The American Rescue Plan 2021 passed through Congress earlier this month, one of the first major steps of the new administration. A significant portion of President Biden’s American Rescue Plan includes nearly $130 billion towards helping K-12 public schools deal with the coronavirus pandemic and its consequences.
This $130 billion in aid is on top of the measures in the CARES Act and the Consolidated Appropriations Act from March and December of last year. It is the hope of the President and supporters that this legislation will invigorate recovery from the economic and health effects of COVID-19 in the United States. President Biden has made the reopening of schools a high priority and sees the ARP as an integral part of the path forward.
What does this mean for your school? Let’s take a look at some major areas and designations of this portion of the new relief bill.
The administration definitely doesn’t want school systems to be scrambling. For this reason the highest priority of the bill is closing budget holes so districts can avoid layoffs. The authors used data from the Learning Policy Institute, Center on Budget and Policy Priorities, and the National Conference of State Legislatures. They know that districts facing shaky finances will only continue to face challenges moving ahead and that safe and successful school reopening depends on having staff certainty.
It doesn’t stop there though, as the bill even allocates significant funding towards hiring more teachers. Additional instructional staff will make it so that class sizes can be reduced and social distancing better maintained. This was recommended by the American Federation of Teachers.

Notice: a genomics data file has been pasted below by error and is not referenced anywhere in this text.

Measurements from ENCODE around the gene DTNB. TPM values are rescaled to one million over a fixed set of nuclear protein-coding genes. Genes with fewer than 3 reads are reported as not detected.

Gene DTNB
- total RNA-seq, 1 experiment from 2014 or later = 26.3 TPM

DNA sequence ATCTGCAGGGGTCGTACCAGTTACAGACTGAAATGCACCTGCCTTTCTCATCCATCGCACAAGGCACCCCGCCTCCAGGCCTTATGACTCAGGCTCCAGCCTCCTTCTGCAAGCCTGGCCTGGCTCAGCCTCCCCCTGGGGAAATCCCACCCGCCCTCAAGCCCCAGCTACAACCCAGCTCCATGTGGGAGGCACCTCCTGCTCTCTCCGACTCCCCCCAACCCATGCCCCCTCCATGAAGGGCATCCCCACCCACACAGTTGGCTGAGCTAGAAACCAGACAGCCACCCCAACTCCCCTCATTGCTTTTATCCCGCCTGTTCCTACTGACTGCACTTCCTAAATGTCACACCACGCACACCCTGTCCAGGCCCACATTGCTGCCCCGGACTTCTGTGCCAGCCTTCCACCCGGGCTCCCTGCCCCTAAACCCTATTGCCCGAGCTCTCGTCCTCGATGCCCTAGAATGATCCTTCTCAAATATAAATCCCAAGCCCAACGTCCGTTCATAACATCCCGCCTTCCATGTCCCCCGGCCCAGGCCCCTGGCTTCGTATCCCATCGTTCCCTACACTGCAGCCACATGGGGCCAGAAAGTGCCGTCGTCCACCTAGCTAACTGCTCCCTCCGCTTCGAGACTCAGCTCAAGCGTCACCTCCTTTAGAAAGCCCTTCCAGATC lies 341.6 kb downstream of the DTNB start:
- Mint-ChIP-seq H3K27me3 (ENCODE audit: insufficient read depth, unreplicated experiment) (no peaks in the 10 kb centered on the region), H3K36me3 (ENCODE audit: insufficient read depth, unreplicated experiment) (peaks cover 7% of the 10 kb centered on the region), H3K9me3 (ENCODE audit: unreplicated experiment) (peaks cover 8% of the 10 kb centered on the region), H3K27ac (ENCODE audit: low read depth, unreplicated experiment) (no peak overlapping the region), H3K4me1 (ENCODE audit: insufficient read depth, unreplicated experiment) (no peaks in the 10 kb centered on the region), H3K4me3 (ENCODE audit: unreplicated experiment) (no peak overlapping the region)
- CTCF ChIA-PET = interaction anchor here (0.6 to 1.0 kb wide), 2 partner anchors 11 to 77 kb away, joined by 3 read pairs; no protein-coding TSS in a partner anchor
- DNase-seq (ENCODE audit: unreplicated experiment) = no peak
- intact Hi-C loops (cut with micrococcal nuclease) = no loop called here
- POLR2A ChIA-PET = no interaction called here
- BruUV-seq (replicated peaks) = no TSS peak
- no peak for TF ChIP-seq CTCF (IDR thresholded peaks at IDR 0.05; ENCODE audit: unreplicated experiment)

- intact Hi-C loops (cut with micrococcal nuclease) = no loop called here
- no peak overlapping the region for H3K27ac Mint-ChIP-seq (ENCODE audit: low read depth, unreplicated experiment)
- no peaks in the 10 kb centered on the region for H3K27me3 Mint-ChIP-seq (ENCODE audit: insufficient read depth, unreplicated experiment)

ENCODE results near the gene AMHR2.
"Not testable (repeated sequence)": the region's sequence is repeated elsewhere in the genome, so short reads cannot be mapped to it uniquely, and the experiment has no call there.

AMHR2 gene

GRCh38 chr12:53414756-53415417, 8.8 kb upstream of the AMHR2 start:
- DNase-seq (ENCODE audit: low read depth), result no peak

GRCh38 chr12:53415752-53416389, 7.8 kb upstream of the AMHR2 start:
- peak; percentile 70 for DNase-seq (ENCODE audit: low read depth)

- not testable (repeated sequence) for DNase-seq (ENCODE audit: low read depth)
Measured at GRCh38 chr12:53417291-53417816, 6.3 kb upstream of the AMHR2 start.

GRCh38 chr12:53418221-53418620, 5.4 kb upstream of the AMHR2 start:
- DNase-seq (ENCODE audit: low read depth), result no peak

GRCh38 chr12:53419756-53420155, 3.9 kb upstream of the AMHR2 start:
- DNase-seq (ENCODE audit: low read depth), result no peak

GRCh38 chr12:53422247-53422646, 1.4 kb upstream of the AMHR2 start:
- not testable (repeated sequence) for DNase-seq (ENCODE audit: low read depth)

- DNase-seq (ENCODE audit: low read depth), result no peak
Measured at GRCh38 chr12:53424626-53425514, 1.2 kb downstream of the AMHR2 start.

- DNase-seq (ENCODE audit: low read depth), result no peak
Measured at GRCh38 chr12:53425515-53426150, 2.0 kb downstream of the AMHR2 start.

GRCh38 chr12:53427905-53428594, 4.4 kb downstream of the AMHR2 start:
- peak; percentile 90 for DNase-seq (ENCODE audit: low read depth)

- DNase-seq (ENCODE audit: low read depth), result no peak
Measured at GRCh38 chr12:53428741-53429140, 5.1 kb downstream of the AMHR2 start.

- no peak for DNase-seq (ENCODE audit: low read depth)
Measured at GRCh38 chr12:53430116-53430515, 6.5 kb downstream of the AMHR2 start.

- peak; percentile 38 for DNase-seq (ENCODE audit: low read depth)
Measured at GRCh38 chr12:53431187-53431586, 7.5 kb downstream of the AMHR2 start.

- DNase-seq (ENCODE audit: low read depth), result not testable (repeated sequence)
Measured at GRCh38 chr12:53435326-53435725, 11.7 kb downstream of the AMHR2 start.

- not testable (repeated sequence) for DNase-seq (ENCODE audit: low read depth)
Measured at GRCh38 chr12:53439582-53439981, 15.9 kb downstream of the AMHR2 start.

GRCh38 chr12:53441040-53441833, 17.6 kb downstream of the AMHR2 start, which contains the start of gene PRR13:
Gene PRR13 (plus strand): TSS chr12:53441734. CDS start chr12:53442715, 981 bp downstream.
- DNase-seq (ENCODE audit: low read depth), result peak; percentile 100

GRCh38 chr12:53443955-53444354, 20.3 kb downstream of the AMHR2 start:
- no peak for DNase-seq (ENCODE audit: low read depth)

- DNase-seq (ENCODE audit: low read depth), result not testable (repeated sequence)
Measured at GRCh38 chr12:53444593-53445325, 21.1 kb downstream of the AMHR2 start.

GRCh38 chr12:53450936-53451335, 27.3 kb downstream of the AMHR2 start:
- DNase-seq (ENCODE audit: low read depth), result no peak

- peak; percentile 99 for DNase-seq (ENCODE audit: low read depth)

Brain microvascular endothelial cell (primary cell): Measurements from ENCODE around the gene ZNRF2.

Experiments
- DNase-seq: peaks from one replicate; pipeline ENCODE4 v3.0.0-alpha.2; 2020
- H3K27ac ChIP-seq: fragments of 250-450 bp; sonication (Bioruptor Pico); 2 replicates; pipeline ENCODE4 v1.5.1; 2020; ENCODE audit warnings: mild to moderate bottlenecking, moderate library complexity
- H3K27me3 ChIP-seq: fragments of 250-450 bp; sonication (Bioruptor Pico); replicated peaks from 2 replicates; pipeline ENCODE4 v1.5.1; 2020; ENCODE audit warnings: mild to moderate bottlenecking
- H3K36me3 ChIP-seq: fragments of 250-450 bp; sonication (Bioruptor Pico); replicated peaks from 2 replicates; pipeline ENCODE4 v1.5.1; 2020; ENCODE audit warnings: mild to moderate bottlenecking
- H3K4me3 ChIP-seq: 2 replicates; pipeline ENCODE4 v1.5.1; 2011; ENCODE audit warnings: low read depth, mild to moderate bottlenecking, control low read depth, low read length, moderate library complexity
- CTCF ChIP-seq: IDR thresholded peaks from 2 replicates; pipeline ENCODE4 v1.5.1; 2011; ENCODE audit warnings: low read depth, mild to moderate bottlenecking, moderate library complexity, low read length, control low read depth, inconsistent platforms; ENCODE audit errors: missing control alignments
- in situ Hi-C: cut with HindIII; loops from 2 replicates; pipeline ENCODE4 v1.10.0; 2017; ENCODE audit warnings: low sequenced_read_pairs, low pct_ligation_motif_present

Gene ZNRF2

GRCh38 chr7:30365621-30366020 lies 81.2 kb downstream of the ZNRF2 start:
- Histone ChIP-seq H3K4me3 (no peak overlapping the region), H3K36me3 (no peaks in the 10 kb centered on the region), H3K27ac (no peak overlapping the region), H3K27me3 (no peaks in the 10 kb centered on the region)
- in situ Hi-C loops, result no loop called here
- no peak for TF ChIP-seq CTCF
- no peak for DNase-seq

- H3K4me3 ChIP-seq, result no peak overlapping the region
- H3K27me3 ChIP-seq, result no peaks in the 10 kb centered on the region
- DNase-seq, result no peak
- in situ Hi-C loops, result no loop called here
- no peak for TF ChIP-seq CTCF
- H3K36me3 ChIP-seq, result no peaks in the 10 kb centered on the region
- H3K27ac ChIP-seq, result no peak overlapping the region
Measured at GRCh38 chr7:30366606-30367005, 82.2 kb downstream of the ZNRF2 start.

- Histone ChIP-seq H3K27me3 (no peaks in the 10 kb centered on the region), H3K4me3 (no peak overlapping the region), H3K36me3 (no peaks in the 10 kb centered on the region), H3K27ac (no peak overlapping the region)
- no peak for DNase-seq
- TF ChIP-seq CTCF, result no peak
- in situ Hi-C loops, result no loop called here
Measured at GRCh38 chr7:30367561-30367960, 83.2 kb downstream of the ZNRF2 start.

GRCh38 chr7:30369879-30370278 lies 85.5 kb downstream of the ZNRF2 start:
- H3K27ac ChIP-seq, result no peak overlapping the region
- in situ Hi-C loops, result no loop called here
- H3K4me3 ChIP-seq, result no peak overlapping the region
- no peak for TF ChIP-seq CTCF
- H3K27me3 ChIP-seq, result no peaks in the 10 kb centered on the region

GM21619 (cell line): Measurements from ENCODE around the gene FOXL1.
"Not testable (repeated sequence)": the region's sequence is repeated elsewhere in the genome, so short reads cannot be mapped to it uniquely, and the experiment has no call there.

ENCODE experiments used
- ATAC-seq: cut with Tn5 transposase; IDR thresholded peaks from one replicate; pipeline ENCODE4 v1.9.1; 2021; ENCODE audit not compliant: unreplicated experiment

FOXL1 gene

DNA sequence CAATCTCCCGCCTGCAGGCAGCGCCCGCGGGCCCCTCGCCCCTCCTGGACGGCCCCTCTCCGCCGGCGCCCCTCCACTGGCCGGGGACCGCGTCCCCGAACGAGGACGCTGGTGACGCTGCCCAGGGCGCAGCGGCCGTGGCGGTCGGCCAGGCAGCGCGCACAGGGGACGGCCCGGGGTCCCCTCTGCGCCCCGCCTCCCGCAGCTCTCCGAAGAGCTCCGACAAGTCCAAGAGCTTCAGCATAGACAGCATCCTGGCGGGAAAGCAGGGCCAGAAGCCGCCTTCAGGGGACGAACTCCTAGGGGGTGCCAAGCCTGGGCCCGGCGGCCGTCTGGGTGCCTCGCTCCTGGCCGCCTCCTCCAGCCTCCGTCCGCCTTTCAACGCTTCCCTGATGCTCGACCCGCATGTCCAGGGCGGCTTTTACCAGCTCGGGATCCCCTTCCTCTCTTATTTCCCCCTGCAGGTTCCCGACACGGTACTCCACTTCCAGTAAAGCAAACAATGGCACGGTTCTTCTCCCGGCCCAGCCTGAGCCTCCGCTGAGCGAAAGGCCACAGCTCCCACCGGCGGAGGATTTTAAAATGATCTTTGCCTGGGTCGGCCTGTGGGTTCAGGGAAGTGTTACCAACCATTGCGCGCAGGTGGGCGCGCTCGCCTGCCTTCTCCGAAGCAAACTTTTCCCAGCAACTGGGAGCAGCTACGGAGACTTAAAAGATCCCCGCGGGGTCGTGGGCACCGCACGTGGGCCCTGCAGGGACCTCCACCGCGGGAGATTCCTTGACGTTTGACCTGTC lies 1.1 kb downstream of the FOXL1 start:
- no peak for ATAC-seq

In addition to instructional staff there are also allocations for increasing custodial staff, health staff, counselors, and school psychologists. This importantly reflects the need to buffer and mitigate the continuing pandemic situation from both the physical and mental standpoint. It comes from recommendations from the CDC, American School Nurse Association, American School Counselor Association, and the Bureau of Labor Statistics.
2) Health & Safety
Following CDC guidelines on the reopening of schools, there is an allocation in the bill to cover personal protective equipment for school staff. In addition, there will be masks for any students eligible for free or reduced lunch, as well as backup masks for any students who forget to bring their own.
CDC recommendations are also behind the earmark of specific funding for physical barriers and other materials for use in schools to keep students and staff safe.
3) Support for Students
Only second to the direct instructional staff allocations are funds intended to directly support high risk students. Though the pandemic continues to affect Americans across the spectrum, the gap between highest and lowest achieving students is only widening under the strain of instructional challenges. For this reason the bill sets aside additional funding for extended learning time, such as twenty days of additional instruction, as well as tutoring, summer school, electronic devices, Wi-Fi hotspots, community schooling, and equity gap challenge grants. This push comes from internal recommendations as well as the Learning Policy institute and Census Pulse Survey data.
It’s important to note that the nonpartisan Congressional Budget Office estimates only around 4% of this money will end up in schools’ hands this year. This is because much of the funds of last year’s aid packages remain unspent. It’s also because funds will primarily go to state and local education agencies for further distribution. The CBO does estimate that the amount of money will rise significantly in 2022 and 2023 — clearly an indicator that we are only just beginning our recovery from Covid-19.
No matter what, though, it has to start somewhere, and we here at Script wish you success and safety in reopening. We are here for you in case we can help your school continue to serve its students and families in any way we can!